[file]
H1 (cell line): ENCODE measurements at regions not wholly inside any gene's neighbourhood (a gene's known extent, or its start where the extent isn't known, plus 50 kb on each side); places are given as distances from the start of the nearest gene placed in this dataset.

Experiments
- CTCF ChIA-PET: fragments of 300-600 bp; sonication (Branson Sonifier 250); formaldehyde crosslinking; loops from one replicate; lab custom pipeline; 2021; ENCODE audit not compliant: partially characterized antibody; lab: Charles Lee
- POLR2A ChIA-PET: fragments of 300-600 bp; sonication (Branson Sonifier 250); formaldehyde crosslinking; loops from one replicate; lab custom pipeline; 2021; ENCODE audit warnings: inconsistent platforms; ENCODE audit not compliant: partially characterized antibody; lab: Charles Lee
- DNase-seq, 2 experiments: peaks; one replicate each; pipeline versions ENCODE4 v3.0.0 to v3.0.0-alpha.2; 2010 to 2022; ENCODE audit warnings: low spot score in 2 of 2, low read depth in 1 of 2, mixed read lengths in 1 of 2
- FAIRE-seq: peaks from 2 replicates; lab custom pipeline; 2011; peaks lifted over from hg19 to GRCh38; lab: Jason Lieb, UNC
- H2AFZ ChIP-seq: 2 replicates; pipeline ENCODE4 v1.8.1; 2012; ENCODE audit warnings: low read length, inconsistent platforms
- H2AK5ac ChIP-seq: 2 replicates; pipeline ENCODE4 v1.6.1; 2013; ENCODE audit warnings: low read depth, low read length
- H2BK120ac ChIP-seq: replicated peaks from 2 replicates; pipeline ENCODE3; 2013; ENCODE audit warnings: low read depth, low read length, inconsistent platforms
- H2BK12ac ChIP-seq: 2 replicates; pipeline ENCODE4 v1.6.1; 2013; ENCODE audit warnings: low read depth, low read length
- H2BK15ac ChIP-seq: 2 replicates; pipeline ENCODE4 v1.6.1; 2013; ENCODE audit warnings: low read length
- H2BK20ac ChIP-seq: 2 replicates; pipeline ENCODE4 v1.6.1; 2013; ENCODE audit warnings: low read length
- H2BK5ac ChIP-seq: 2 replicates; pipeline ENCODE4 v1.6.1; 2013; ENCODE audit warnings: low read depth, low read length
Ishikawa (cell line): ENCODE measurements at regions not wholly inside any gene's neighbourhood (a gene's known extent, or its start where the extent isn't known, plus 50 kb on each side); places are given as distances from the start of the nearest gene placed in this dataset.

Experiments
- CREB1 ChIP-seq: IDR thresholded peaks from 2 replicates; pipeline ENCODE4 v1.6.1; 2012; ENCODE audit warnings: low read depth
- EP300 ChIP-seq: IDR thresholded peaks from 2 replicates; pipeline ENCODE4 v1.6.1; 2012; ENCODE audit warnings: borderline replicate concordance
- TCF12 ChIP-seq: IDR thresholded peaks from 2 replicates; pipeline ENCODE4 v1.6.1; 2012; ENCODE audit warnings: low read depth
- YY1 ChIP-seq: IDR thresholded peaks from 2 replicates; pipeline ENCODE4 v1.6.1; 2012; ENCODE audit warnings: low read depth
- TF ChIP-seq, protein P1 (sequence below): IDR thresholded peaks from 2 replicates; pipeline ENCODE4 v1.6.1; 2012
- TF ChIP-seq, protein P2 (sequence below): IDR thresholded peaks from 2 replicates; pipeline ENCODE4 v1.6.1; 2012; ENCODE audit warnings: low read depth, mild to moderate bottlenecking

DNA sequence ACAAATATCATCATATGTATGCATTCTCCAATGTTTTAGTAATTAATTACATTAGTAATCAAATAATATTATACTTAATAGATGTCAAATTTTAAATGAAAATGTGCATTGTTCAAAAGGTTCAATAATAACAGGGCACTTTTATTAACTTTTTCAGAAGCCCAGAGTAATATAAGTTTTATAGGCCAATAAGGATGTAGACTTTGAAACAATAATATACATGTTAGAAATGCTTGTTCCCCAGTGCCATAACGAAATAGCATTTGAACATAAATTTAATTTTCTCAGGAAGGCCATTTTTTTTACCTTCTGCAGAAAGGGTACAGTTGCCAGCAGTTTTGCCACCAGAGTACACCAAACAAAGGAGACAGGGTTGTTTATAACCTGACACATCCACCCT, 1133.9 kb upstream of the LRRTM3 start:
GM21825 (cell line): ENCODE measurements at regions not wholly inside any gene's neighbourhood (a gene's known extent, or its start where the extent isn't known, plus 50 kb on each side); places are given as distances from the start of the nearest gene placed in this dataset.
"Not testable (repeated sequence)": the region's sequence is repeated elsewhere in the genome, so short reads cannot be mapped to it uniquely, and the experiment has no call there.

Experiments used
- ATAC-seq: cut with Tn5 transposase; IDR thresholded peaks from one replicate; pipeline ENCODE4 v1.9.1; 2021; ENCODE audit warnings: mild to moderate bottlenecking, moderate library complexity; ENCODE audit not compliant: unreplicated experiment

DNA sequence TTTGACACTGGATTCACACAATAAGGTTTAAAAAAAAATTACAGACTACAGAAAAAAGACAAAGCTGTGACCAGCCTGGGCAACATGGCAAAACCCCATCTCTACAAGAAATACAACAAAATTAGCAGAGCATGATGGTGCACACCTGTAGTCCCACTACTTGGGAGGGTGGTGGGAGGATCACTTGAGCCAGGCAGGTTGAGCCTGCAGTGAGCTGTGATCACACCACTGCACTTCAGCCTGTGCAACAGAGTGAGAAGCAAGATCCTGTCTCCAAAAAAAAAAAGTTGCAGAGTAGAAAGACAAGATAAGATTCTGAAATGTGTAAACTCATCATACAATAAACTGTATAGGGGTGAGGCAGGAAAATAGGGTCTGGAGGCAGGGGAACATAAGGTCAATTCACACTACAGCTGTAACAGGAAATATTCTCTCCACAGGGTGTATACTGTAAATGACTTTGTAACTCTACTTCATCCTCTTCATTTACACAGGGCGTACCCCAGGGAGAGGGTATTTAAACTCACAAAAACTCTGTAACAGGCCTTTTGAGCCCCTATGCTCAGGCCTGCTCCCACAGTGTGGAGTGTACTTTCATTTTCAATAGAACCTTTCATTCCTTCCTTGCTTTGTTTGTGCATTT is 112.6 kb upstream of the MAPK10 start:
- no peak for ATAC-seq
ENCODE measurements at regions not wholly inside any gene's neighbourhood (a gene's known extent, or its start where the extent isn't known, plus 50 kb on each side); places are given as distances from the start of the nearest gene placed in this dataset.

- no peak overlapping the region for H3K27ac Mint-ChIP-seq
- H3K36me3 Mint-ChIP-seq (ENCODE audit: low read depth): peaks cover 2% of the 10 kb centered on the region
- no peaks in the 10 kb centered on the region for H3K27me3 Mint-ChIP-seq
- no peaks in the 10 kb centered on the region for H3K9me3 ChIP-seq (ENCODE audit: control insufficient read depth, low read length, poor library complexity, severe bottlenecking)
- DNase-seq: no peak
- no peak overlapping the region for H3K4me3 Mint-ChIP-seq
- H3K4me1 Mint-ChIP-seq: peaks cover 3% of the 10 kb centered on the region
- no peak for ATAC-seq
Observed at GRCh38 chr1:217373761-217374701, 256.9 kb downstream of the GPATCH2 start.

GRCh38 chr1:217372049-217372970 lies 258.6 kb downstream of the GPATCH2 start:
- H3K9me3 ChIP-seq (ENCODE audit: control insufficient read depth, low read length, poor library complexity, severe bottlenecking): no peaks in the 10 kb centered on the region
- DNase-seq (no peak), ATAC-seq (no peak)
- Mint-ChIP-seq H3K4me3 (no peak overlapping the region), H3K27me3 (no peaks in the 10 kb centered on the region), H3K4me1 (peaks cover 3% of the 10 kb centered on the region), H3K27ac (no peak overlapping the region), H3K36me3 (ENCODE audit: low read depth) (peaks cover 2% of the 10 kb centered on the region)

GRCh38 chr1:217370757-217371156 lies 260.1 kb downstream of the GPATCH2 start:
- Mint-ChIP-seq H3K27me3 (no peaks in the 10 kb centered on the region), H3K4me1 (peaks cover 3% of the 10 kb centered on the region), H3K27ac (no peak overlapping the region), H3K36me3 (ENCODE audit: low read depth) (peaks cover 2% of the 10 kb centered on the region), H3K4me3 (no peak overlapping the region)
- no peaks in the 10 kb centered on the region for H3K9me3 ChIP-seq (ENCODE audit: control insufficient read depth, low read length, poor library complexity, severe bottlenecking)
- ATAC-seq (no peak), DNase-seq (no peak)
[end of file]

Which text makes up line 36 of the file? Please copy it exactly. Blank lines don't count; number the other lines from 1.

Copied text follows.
- H3K4me1 Mint-ChIP-seq: peaks cover 3% of the 10 kb centered on the region